Pigs in Blankets
Why do we only do this at Christmas? Mental.
Stretch out the streaky bacon by flattening it out with a knife and then wrap. Definitely prep these on Christmas Eve.
If you’re not being traditional (boring) then you have to have yorkies! Don’t make ’em. Aunt Bessie has you covered. Who has the time?! (This is me tip, not a Leith’s tip. Obviously.)
Chantilly carrots require less prep and look fancy as hell. No chopping or peeling needed, win!
Cook the carrots in salted, boiling water until just al dente. Drain. Add a big knob of butter and 2 tablespoons of honey to a pan and melt together to make a glaze, add the carrots and cover well. Add the juice of one lemon towards the end. Serve with chopped parsley.
I had never made my own stuffing before, usually sticking to Paxo, but it was actually really easy and is definitely impressive. It could also be handy if you have people with dietary requirements at your Christmas table, as you can play around with flavours to make it perfect for everybody.
Below is the Leith’s recipe, it was really yummy and I loved the apple through it. You could obviously do cranberries and orange, sage and onion, or whatever else you fancy.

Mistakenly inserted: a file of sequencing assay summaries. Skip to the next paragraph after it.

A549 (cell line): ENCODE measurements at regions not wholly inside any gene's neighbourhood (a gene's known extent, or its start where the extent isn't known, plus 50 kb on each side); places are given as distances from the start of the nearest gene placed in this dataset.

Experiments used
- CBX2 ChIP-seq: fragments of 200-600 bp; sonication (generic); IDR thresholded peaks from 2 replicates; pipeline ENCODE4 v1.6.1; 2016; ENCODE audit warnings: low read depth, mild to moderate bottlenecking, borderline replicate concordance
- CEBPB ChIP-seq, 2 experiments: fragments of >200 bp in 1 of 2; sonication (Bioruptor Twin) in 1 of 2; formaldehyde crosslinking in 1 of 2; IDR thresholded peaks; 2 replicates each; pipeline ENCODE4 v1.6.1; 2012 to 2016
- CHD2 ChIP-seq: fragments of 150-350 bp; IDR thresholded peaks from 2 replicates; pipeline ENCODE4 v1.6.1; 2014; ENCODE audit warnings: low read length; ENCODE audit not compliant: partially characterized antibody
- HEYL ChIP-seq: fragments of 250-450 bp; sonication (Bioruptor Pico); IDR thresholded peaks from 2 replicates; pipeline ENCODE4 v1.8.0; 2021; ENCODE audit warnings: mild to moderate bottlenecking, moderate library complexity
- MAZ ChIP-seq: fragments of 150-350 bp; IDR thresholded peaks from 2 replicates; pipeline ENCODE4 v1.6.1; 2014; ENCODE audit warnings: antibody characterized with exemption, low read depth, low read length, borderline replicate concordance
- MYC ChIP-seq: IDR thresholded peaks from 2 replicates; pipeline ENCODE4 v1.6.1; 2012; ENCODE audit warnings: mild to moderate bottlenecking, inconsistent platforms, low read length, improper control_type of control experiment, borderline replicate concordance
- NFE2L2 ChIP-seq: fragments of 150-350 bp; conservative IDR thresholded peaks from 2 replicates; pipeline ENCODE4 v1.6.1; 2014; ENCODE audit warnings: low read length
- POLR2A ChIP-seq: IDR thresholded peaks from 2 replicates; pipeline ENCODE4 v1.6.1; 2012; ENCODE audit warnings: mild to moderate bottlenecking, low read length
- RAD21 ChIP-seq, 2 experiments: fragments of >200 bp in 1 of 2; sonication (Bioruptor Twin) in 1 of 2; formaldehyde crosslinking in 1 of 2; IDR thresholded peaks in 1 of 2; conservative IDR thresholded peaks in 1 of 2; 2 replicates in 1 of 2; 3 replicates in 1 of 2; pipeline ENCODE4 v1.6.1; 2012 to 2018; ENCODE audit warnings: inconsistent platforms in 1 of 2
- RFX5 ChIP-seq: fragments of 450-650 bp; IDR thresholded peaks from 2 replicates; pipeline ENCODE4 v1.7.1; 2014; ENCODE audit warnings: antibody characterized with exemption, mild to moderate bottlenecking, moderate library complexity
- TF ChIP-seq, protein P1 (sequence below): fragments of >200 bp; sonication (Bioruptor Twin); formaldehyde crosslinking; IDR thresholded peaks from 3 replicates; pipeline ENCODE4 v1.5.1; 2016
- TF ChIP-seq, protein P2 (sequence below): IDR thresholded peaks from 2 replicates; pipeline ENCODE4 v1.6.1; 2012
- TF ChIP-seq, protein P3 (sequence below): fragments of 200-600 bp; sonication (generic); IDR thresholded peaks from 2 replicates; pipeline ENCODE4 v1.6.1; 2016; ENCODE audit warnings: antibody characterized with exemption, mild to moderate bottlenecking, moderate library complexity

1 onion, very finely chopped
55g/2oz fresh white breadcrumbs
1 small cooking apple, grated
2 teaspoons chopped mixed fresh herbs
Grated zest of 1⁄2 lemon
Salt and freshly ground black pepper
- Melt the butter in a saucepan, add the onions, cover with a piece of dampened greaseproof paper and a lid, then fry the onion until soft but not coloured. Allow to cool.
- Put the breadcrumbs, apple, herbs, and lemon zest together in a mixing bowl.
- Add the softened onion and mix together. Season to taste with salt and pepper.
- Cook in an enamel or ceramic oven dish until crispy on top (balls or as a traybake, chef’s choice!)
Mulled Wine Red Cabbage
This is one of my absolute favourite additions to Christmas dinner, sweet, spicy, and fragrant. The whole house smells AMAZING while you’re cooking it too (plus it’s an excuse to drink red wine).
A splash of olive oil
1 cinnamon stick
2 bay leaves
½ large red cabbage, finely shredded, white core removed
2 clementines, zest and juice
½ lemon, zest and juice
2 tbsp Demerara sugar
A mug of red wine (how more of us should drink it tbh)
Sea salt and freshly ground pepper
- Add a splash of oil to a heavy based pan over a low heat. When hot, add the spices and bay.
- Add the cabbage, clementine juice, a grating of clementine and lemon zest, the sugar and half a mug of wine. Cover.